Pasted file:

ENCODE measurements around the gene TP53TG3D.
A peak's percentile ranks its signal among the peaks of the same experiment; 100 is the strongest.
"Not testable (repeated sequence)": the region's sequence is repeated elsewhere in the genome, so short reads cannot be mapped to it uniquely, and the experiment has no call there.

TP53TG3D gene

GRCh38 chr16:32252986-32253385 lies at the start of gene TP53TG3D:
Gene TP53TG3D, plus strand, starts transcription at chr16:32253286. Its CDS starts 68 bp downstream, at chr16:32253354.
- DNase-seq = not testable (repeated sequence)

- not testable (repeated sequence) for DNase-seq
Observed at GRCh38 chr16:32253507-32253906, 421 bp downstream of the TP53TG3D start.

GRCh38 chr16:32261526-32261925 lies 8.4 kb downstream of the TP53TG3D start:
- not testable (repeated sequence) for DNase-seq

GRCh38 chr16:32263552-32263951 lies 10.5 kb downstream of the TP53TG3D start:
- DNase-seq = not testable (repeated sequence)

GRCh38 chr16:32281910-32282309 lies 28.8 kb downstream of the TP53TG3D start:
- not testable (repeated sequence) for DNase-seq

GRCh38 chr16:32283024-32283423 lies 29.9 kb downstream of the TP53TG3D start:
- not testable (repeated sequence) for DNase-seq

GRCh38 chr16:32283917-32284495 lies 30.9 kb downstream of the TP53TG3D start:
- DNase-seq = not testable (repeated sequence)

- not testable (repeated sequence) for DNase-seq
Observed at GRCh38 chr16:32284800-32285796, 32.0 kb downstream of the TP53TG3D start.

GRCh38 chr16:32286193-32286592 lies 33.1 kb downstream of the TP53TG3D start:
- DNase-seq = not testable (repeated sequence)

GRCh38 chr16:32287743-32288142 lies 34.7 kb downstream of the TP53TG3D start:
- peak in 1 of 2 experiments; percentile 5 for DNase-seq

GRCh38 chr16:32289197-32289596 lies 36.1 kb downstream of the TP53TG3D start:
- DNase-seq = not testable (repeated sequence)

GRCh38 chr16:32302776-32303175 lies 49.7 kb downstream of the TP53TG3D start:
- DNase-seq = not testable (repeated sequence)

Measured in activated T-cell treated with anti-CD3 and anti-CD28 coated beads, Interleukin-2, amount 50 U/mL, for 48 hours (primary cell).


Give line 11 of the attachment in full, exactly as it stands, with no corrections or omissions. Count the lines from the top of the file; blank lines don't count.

- not testable (repeated sequence) for DNase-seq